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  1. #1
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    mgf

    P(X = k) = \left(\begin{array}{cc}n\\k\end{array}\right)p^kq^  {n-k} k=0,...,n.
    Where n is a positive integer, 0 < p < 1 , q = 1 - p.

    How would I show the mgf of X is

    M_{x}(t) = (pe^t +q)^n\ \  -\infty < t < \infty


    Also, if Y = \Sigma_{1\le i \le m} X_{i}

    how would I derive the mgf of Y?
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  2. #2
    Moo
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    Hello,

    The mgf of a discrete distribution is :

    M_X(t)=\sum_{k=0}^\infty \mathbb{P}(X=k)e^{kt}

    So here, we have :

    \begin{aligned} M(t)<br />
&=\sum_{k=0}^n {n\choose k} e^{kt}p^k q^{n-k} \\<br />
&=\sum_{k=0}^n {n\choose k} (pe^t)^k q^{n-k}\end{aligned}

    Now just recall Newton's binomial formula :

    (a+b)^n=\sum_{k=0}^n a^k b^{n-k}



    As for the second one, if the Xi's are independent, then the mgf of Y is the product of the mgf of the Xi.
    If they're identically distributed, this will just be [M(t)]^m
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  3. #3
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    Quote Originally Posted by bigdoggy View Post
    P(X = k) = \left(\begin{array}{cc}n\\k\end{array}\right)p^kq^  {n-k} k=0,...,n.
    Where n is a positive integer, 0 < p < 1 , q = 1 - p.

    How would I show the mgf of X is

    M_{x}(t) = (pe^t +q)^n\ \ -\infty < t < \infty


    Also, if Y = \Sigma_{1\le i \le m} X_{i}

    how would I derive the mgf of Y?
    See here: http://www.mathhelpforum.com/math-he...tribution.html
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  4. #4
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    So if the mgf is

    M_{x}(t) = (pe^t +q)^n\ \  -\infty < t < \infty
    then the mgf of Y would be  (pe^t +q)^{mn}\ \mbox{where}\ Y = \Sigma_{1\le i \le m}X_{i} \mbox{ with }\ X_{i} independent??

    How would I find the distribution of Y,and does E[Y]= M'(0) and V[Y]= M''(0)??
    Last edited by bigdoggy; August 19th 2009 at 03:02 PM.
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  5. #5
    MHF Contributor matheagle's Avatar
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    Quote Originally Posted by bigdoggy View Post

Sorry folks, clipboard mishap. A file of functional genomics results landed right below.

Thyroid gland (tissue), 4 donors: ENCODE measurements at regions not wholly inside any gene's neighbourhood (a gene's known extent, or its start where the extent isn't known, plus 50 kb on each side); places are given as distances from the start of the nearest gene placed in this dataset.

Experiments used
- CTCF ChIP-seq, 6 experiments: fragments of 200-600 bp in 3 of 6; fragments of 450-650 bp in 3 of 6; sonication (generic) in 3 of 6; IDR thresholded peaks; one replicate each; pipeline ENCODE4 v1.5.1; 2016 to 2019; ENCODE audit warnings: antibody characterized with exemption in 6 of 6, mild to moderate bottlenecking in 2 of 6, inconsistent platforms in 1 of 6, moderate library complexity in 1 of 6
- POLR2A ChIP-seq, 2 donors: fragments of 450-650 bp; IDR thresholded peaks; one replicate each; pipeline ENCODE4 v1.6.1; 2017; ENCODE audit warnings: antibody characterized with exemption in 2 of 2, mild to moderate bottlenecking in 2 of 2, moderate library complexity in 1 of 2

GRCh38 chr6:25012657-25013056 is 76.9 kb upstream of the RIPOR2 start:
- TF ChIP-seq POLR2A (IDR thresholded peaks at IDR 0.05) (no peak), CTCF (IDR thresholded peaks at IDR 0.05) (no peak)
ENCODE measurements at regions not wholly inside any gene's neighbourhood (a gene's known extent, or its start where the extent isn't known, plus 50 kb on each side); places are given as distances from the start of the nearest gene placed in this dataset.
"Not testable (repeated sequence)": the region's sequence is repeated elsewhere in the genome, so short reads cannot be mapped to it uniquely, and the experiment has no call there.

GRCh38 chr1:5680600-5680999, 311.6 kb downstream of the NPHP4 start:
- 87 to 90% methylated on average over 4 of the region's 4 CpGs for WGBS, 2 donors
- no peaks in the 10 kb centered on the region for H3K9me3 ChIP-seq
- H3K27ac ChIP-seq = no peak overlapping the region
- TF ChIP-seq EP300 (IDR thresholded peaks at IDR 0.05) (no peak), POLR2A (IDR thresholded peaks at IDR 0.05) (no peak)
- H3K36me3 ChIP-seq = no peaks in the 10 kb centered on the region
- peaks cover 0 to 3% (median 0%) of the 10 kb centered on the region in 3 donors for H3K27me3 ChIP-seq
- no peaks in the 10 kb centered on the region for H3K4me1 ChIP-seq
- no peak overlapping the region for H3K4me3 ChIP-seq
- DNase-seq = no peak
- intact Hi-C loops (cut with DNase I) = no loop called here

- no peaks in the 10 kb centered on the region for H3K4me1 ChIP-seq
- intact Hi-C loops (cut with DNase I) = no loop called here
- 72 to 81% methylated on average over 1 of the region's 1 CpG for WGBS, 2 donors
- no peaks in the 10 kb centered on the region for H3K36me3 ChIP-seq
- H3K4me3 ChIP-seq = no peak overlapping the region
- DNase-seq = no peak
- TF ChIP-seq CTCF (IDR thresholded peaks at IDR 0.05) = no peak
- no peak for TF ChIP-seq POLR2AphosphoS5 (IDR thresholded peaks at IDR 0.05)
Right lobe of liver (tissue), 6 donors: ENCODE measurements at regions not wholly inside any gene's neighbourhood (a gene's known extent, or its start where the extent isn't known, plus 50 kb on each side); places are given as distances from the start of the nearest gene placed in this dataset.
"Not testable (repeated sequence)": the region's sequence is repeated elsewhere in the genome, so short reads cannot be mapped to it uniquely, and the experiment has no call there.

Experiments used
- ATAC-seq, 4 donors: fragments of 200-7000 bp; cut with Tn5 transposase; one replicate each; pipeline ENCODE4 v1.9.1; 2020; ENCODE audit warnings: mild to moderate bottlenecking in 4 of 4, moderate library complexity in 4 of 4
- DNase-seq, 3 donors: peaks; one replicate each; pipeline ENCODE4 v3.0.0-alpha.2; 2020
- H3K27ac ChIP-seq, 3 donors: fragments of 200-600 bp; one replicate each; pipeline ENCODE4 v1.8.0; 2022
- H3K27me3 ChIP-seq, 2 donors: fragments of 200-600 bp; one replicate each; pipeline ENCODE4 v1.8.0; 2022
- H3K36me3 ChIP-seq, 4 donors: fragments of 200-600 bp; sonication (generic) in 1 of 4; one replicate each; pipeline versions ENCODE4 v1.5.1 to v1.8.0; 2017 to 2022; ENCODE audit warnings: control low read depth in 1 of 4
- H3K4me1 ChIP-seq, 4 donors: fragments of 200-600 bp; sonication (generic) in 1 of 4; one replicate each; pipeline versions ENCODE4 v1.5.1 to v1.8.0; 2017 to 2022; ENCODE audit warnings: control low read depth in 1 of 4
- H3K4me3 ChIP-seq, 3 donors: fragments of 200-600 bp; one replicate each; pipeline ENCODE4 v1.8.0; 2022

So if the mgf is

    M_{x}(t) = (pe^t +q)^n\ \ -\infty < t < \infty
    then the mgf of Y would be  (pe^t +q)^{mn}\ \mbox{where}\ Y = \Sigma_{1\le i \le m}X_{i} \mbox{ with }\ X_{i} independent??

    How would I find the distribution of Y,and does E[Y]= M'(0) and V[Y]= M''(0)??

    The point of using MGF's is that you hope to recognize the resulting one.
    Here you added m INDEPENDENT binomials.
    This techniques proves that the result is a binomial with same probability of success (p) and now the number of trials is nm.


    The MGF of X+Y where they are indep bin(n,p) and bin(m,p), SAME p, different sample sizes is

     (pe^t+q)^n(pe^t+q)^m=(pe^t+q)^{n+m}

    proving that X+Y is bin(n+m,p)


    So, for you the mean is (nm)p and the variance is (nm)pq.

    X_1+\cdots +X_m\sim Bin(nm,p)
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  6. #6
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    Why have you mentioned the mgf of X + Y?

    I came with the mgf of Y to be (pe^t +q)^{mn} by using the post from Moo, which used M_Y(t) = (pe^t +q)^{mn}

    Is this correct??

    Also is E[Y]= M'(0) and V[Y]= M''(0) correct??
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  7. #7
    MHF Contributor matheagle's Avatar
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    Quote Originally Posted by bigdoggy View Post
    Why have you mentioned the mgf of X + Y?

    I came with the mgf of Y to be (pe^t +q)^{mn} by using the post from Moo, which used M_Y(t) = (pe^t +q)^{mn}

    Is this correct??

    Also is E[Y]= M'(0) and V[Y]= M''(0) correct??
    NO, E[Y]= M'(0)=nmp BUT E[Y^2]= M''(0) SO V(Y)=nmpq
    AS I wrote 30 minutes ago.
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  8. #8
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    Quote Originally Posted by matheagle View Post
    NO, E[Y]= M'(0)=nmp BUT E[Y^2]= M''(0) SO V(Y)=nmpq
    AS I wrote 30 minutes ago.
    Do you mean no, the mgf of Y isn't (pe^t +q)^{mn}??
    What is it here??
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  9. #9
    Moo
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    It's (pe^t+q)^{mn}.. matheagle didn't deny it.

    The problem is your formula for the variance...

    We know that \mathbb{E}(X^k)=M^{(k)}(0) (k-th derivative)

    But V(X)=\mathbb{E}(X^2){\color{red}-[\mathbb{E}(X)]^2}=M''(0)-[M'(0)]^2, and not what you wrote.
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  10. #10
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    Thanks again Moo!!
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